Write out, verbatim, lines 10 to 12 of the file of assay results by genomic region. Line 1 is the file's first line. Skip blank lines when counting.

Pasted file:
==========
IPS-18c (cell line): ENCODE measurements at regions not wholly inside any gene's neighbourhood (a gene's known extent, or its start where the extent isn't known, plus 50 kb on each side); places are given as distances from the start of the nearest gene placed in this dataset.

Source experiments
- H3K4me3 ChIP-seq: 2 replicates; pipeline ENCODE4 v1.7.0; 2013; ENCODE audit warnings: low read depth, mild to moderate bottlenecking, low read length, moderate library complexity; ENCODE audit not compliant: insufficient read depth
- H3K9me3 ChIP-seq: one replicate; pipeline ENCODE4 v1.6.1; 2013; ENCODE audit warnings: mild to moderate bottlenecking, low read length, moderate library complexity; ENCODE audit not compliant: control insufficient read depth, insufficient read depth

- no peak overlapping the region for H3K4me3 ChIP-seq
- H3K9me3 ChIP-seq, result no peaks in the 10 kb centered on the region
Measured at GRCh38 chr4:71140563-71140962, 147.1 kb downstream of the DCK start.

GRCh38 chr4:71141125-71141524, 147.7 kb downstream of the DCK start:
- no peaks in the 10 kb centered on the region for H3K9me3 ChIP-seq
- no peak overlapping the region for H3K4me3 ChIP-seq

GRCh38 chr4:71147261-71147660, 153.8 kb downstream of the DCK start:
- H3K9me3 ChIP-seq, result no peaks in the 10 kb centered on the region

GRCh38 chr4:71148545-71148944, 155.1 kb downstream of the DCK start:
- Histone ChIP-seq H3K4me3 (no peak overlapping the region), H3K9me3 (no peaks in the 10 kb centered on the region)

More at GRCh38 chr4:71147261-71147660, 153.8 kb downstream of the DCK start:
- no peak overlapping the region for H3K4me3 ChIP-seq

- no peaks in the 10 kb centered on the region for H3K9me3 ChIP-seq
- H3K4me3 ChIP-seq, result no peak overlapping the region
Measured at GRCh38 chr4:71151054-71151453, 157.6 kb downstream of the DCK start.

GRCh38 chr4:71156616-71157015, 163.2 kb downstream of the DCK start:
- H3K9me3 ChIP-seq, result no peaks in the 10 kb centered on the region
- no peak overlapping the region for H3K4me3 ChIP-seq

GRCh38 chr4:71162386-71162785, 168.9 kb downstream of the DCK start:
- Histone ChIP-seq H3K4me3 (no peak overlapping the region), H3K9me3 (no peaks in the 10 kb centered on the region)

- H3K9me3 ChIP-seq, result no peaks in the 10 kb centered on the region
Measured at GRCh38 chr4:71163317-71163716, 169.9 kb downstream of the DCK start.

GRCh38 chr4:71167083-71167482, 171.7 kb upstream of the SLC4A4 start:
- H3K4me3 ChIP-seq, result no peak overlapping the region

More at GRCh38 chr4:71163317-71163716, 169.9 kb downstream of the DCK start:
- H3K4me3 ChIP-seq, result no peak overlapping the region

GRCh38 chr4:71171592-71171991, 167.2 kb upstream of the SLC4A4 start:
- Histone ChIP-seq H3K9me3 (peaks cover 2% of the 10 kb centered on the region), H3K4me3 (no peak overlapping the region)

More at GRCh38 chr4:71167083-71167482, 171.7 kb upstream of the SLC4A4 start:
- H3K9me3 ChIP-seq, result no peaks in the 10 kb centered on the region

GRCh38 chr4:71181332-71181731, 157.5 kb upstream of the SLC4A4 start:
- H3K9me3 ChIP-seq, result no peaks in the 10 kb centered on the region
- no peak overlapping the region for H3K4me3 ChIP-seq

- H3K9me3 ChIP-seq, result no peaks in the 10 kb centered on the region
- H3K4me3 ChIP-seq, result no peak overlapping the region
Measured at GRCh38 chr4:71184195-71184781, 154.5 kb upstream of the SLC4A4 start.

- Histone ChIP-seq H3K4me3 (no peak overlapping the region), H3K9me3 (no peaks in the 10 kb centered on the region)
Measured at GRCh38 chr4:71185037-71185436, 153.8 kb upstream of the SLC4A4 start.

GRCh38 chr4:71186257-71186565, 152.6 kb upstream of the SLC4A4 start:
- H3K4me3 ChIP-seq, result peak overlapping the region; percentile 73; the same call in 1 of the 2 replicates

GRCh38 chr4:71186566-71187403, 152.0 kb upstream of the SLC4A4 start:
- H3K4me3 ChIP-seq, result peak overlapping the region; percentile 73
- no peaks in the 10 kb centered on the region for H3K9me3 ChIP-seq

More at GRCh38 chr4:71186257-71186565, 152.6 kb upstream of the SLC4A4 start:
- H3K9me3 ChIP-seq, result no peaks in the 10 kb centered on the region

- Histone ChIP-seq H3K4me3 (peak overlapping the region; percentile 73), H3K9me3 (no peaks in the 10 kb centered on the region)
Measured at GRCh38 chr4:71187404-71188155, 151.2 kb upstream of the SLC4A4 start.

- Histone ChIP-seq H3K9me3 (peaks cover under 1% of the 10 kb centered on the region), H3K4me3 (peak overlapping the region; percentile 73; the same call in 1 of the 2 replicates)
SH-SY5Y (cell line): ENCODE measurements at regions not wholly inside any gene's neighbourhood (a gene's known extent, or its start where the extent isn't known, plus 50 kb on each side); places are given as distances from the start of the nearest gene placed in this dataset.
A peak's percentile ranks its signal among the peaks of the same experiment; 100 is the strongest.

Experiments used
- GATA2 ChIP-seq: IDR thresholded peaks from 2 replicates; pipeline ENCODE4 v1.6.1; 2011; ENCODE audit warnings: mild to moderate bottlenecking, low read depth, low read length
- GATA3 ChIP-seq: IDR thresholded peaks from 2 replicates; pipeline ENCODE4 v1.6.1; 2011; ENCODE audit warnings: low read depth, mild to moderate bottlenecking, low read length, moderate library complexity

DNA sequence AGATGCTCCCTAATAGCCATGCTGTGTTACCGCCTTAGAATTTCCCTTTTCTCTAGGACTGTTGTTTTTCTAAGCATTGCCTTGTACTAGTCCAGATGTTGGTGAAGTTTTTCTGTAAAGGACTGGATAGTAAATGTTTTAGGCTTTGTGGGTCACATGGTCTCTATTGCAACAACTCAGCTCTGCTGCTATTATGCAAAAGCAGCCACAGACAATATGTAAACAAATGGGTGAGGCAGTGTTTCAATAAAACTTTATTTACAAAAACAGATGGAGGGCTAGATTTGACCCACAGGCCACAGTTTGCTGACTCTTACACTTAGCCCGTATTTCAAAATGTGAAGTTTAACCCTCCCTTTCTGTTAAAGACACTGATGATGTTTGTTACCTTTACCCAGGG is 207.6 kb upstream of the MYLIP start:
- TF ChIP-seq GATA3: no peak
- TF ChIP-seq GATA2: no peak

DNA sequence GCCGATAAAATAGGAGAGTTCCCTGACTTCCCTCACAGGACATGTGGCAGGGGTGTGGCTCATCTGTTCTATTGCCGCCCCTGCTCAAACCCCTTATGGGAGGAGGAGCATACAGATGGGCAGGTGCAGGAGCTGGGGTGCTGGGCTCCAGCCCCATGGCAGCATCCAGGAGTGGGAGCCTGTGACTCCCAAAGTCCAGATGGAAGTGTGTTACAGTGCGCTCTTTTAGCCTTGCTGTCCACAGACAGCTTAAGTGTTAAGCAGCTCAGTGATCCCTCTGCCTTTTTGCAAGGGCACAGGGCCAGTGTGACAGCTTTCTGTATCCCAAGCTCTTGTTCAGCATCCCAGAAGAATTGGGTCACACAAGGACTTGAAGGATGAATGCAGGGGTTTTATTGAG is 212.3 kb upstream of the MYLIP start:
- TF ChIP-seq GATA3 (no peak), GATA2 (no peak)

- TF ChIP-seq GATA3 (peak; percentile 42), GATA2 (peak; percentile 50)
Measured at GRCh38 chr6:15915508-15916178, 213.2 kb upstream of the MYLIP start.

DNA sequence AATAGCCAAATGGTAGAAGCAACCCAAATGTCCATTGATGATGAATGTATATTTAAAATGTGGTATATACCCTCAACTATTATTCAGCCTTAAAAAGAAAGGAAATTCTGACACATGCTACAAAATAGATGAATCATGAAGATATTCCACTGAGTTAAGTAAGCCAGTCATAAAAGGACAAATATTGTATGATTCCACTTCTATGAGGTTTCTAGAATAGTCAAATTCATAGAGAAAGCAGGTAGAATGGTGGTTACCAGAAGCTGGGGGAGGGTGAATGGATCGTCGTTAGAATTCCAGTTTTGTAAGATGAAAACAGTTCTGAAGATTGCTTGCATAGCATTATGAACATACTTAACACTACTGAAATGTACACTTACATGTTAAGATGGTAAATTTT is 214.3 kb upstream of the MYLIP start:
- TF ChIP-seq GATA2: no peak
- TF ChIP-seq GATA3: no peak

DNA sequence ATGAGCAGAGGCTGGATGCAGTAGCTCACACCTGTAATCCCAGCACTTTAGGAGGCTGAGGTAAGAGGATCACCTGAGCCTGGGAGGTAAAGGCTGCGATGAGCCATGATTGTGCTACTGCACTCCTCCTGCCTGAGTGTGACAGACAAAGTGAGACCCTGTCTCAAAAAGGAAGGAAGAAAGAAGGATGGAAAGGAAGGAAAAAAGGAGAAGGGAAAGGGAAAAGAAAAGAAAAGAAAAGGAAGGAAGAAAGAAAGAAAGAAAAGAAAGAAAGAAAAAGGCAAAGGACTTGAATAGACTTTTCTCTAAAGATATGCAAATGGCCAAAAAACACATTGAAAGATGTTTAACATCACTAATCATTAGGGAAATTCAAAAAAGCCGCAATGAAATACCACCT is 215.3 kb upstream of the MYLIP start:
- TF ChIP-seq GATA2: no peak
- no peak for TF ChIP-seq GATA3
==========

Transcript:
- no peak overlapping the region for H3K4me3 ChIP-seq

GRCh38 chr4:71147261-71147660, 153.8 kb downstream of the DCK start:
- H3K9me3 ChIP-seq, result no peaks in the 10 kb centered on the region